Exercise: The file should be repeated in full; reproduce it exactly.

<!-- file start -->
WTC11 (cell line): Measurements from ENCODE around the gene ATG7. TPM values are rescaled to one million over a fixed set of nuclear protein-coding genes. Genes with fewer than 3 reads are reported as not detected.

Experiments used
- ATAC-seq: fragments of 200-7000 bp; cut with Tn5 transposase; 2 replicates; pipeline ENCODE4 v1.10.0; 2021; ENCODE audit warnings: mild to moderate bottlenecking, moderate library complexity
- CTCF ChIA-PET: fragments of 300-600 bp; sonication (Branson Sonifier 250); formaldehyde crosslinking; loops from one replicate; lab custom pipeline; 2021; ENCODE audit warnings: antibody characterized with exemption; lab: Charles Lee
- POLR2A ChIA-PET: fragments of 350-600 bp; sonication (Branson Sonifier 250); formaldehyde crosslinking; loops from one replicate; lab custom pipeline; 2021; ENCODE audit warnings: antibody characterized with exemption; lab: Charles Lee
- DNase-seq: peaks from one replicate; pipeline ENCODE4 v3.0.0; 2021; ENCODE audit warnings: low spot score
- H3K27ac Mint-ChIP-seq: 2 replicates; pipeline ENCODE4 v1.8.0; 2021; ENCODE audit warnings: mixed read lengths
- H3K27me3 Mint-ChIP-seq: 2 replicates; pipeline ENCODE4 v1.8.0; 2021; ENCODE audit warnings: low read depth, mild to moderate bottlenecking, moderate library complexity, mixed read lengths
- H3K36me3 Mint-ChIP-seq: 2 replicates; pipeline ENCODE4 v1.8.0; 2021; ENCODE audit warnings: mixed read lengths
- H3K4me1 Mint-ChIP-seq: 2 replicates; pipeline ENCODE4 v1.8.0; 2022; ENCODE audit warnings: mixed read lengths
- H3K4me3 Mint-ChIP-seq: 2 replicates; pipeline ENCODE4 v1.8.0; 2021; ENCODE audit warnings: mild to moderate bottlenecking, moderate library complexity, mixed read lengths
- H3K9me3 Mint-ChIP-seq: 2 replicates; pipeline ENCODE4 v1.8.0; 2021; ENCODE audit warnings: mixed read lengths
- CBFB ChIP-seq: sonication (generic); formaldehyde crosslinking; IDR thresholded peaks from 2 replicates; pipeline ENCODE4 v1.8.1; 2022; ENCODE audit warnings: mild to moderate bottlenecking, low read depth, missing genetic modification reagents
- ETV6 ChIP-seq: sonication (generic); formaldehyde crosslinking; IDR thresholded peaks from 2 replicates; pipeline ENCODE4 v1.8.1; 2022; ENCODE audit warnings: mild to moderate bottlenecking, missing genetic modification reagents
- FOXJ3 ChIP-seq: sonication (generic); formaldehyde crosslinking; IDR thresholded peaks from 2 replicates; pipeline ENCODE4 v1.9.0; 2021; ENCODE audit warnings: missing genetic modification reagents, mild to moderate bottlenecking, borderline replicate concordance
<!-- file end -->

WTC11 (cell line): Measurements from ENCODE around the gene ATG7. TPM values are rescaled to one million over a fixed set of nuclear protein-coding genes. Genes with fewer than 3 reads are reported as not detected.

Experiments used
- ATAC-seq: fragments of 200-7000 bp; cut with Tn5 transposase; 2 replicates; pipeline ENCODE4 v1.10.0; 2021; ENCODE audit warnings: mild to moderate bottlenecking, moderate library complexity
- CTCF ChIA-PET: fragments of 300-600 bp; sonication (Branson Sonifier 250); formaldehyde crosslinking; loops from one replicate; lab custom pipeline; 2021; ENCODE audit warnings: antibody characterized with exemption; lab: Charles Lee
- POLR2A ChIA-PET: fragments of 350-600 bp; sonication (Branson Sonifier 250); formaldehyde crosslinking; loops from one replicate; lab custom pipeline; 2021; ENCODE audit warnings: antibody characterized with exemption; lab: Charles Lee
- DNase-seq: peaks from one replicate; pipeline ENCODE4 v3.0.0; 2021; ENCODE audit warnings: low spot score
- H3K27ac Mint-ChIP-seq: 2 replicates; pipeline ENCODE4 v1.8.0; 2021; ENCODE audit warnings: mixed read lengths
- H3K27me3 Mint-ChIP-seq: 2 replicates; pipeline ENCODE4 v1.8.0; 2021; ENCODE audit warnings: low read depth, mild to moderate bottlenecking, moderate library complexity, mixed read lengths
- H3K36me3 Mint-ChIP-seq: 2 replicates; pipeline ENCODE4 v1.8.0; 2021; ENCODE audit warnings: mixed read lengths
- H3K4me1 Mint-ChIP-seq: 2 replicates; pipeline ENCODE4 v1.8.0; 2022; ENCODE audit warnings: mixed read lengths
- H3K4me3 Mint-ChIP-seq: 2 replicates; pipeline ENCODE4 v1.8.0; 2021; ENCODE audit warnings: mild to moderate bottlenecking, moderate library complexity, mixed read lengths
- H3K9me3 Mint-ChIP-seq: 2 replicates; pipeline ENCODE4 v1.8.0; 2021; ENCODE audit warnings: mixed read lengths
- CBFB ChIP-seq: sonication (generic); formaldehyde crosslinking; IDR thresholded peaks from 2 replicates; pipeline ENCODE4 v1.8.1; 2022; ENCODE audit warnings: mild to moderate bottlenecking, low read depth, missing genetic modification reagents
- ETV6 ChIP-seq: sonication (generic); formaldehyde crosslinking; IDR thresholded peaks from 2 replicates; pipeline ENCODE4 v1.8.1; 2022; ENCODE audit warnings: mild to moderate bottlenecking, missing genetic modification reagents
- FOXJ3 ChIP-seq: sonication (generic); formaldehyde crosslinking; IDR thresholded peaks from 2 replicates; pipeline ENCODE4 v1.9.0; 2021; ENCODE audit warnings: missing genetic modification reagents, mild to moderate bottlenecking, borderline replicate concordance